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  • Dual Layer ( )
  • English: Dolby Digital 5.1 Surround
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    English, Hebrew, Croatian, Slovenian
  • 2 Karaoke
  • Interactive game - Belle's Delightful Dinner
  • Short film - Enchanted Environment

Beauty & the Beast - Belle's Magical World

Buena Vista/Buena Vista . R4 . COLOR . 88 mins . G . PAL


First of all; why is this called Belle’s Magical World? If memory serves, she was brought into this house long after the inhabitants had been enchanted to become cookware and bedpans. But then, the target audience of little girls like Belle much more than that big old Beast, so we gotta give her title privileges.

Anyhow, this is obviously made for television or DVD, as it is firmly ensconced in its 4:3 ratio. Plus, there are dark pauses between chapters where commercials could easily be slotted in. At any rate, this is the third such DVD of the Beauty and the Beast series and appears as the lesser of those three.

Animation is quite average for a Disney production and, although made in 1997, there doesn’t seem to be a trace of 2D imaging, rather the use of hand-painted cels. Enchanted Christmas featured some nice computer animation in the 3D modelling of a pipe-organ and poisoned musical notes, but here we are quite devoid of anything remotely computer related. Even the characters seem to be off model at times, which is an absolute surprise from a Disney production.

This is a series of four short stories, none of which are related to each other, coming to a total of 88 minutes. There are a couple of new characters splashed about a bit and some noticeable voices missing from the usual cast (Angela Lansbury as Mrs. Potts is the most glaring). Overall the show struck me as the usual sort of Disney filler material that shows up on the Disney Channel to fill space. Maybe fans of the series (and little girls who couldn’t care less about modelsheets or cel jitter, just give us BELLE!) could enjoy this, but for the average citizen, there are better animated adventures out there upon which to spend your Disney Fun Bucks.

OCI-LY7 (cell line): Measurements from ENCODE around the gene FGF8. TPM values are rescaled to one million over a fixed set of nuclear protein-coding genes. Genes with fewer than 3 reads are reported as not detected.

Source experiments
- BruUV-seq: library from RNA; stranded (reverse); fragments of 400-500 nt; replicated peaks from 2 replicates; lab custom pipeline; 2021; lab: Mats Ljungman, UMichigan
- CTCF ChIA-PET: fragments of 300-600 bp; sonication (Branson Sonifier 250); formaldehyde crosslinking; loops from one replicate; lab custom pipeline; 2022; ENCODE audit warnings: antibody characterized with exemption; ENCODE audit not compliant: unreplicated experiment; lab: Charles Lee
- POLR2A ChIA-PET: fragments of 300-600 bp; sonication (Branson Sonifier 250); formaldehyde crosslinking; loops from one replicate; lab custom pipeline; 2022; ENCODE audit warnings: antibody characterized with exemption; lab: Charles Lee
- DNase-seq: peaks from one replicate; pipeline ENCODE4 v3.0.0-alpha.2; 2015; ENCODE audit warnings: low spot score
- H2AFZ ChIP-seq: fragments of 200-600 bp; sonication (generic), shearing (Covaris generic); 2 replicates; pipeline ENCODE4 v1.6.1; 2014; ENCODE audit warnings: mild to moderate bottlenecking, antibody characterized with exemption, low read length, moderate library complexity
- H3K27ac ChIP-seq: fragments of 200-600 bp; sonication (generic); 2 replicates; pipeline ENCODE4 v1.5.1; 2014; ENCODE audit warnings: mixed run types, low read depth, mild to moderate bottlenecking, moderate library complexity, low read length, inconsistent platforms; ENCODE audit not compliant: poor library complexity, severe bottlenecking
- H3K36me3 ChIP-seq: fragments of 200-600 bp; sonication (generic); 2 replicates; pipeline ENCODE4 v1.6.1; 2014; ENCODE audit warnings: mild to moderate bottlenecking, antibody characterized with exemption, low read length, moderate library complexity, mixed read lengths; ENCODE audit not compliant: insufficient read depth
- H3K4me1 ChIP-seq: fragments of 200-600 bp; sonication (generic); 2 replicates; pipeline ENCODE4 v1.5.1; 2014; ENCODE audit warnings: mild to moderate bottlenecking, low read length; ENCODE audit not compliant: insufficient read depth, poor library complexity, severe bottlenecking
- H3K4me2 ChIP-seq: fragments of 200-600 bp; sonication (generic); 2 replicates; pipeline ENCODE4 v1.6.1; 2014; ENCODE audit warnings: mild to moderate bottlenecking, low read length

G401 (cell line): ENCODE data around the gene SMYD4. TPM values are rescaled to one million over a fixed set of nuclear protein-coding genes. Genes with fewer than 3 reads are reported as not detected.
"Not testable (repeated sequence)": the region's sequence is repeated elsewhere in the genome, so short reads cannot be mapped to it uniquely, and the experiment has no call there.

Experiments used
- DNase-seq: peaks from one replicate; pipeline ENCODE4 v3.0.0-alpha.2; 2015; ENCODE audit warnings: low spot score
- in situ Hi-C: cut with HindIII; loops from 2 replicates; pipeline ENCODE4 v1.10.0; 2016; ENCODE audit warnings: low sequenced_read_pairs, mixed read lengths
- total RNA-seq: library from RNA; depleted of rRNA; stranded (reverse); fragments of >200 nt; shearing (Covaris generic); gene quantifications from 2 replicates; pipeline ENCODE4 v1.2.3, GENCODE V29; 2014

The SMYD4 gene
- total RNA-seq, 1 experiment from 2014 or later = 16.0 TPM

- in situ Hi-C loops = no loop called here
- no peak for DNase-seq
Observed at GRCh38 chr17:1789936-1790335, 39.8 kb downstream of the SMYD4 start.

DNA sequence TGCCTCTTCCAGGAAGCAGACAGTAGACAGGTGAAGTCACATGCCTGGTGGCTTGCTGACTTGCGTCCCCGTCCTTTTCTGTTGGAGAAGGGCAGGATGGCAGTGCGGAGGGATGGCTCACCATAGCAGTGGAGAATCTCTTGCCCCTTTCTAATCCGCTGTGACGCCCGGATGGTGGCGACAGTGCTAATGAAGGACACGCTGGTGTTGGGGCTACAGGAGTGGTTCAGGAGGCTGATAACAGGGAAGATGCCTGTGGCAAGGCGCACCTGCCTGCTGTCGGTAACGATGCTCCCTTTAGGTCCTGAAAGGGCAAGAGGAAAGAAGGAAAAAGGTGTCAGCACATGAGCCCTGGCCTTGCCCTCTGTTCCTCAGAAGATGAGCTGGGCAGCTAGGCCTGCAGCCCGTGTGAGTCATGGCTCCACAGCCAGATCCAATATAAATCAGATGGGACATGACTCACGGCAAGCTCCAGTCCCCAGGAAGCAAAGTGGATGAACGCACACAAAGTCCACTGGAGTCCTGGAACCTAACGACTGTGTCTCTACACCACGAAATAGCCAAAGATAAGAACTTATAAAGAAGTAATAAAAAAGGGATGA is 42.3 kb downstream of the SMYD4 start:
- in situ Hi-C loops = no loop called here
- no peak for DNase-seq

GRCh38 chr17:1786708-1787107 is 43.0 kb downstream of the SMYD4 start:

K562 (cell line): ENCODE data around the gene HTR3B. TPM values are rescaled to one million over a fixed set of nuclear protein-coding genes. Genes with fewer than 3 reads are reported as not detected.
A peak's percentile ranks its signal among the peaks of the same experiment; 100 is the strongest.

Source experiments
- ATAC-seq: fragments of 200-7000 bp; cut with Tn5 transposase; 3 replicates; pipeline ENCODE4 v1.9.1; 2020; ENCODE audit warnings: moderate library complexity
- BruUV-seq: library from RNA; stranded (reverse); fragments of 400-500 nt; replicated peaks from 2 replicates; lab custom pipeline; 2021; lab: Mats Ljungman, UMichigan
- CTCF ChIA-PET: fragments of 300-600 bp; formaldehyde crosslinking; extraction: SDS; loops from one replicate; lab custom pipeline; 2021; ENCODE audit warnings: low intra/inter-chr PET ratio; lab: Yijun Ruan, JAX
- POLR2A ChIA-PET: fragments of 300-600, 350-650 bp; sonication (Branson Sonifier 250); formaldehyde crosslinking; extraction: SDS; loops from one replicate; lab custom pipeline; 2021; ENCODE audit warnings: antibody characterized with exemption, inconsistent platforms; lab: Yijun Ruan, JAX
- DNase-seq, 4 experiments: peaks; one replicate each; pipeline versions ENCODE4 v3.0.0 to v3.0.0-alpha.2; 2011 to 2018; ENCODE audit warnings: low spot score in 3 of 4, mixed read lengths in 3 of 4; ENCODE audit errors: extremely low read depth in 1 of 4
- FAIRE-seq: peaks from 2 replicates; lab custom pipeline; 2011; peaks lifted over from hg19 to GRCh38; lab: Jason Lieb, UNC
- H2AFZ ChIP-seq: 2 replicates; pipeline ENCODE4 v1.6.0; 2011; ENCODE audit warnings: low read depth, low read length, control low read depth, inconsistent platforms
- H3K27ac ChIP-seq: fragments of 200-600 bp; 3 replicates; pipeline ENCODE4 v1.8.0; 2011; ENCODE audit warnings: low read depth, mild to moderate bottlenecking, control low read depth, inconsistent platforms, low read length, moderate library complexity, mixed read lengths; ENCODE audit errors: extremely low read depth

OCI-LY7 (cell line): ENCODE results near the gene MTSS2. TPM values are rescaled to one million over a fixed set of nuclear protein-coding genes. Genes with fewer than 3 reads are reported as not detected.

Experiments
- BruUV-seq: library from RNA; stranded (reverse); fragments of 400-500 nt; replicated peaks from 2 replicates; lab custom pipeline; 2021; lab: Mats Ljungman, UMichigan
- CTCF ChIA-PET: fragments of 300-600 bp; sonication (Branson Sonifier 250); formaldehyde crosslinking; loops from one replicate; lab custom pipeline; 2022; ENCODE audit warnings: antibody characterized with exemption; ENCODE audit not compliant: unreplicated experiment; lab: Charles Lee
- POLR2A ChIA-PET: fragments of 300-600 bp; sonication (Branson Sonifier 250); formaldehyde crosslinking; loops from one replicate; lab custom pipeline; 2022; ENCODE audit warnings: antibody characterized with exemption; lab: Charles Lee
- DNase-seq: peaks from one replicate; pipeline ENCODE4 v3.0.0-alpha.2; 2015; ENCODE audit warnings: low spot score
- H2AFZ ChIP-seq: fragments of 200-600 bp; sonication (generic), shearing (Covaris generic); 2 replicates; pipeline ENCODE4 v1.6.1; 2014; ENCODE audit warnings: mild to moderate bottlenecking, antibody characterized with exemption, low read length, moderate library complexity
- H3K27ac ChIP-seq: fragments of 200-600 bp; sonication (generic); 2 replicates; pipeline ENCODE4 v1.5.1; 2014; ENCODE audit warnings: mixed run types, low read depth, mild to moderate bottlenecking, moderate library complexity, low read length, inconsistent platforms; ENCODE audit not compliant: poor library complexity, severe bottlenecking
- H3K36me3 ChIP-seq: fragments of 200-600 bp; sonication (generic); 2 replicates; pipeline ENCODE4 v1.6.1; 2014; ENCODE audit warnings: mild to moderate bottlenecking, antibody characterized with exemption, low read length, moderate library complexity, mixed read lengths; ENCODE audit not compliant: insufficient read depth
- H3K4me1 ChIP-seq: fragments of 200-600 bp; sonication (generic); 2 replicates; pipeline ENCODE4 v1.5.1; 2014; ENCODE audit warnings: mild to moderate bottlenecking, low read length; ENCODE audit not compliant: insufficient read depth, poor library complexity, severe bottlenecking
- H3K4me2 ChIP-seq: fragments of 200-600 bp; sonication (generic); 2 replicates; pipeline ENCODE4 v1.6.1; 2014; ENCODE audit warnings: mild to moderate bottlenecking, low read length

The stories go like this:

  • The Perfect Word.
    Belle and the Beast argue and it falls to the enchanted inhabitants of the castle to bring them back together.
  • Fifi’s Folly.
    Lumiere’s girlfriend (a feather duster) thinks he is cheating on her with Belle (?!) and she plans revenge with disastrous consequences.
  • Mrs. Potts’ Party.
    When Mrs. Potts gets depressed by the weather (and not by being an enchanted teapot with a cup for a son… ), everyone must work together to throw her a party to cheer her up.
  • Broken Wing.
    An injured bird helps the Beast understand happiness and freedom and trust.

The stories are fairly juvenile in their simplicity and certainly not very challenging for an adult audience, but again, the little girls (and some little boys) will no doubt enjoy them for what they are. That just comes with a little bit more difficulty to this moderately grown-up reviewer.


As noted, we get the full gamut of 4:3 here, so don’t bother searching for your anamorphic enhancement. There are volumes of cel jitter and cel artefacts about the castle, lurking like ill-concealed enchanted pests. And they’re plentiful. Occasionally there’s even a cel reflection or two over some darker areas on screen. Colours however, are even and bright and the lighting is fine. Flesh tones are, well, whatever they’re supposed to be, I guess. Porcelain, timber… gunmetal; they all look even too. Thankfully blacks are realistic, but again they betray the clear cels atop them.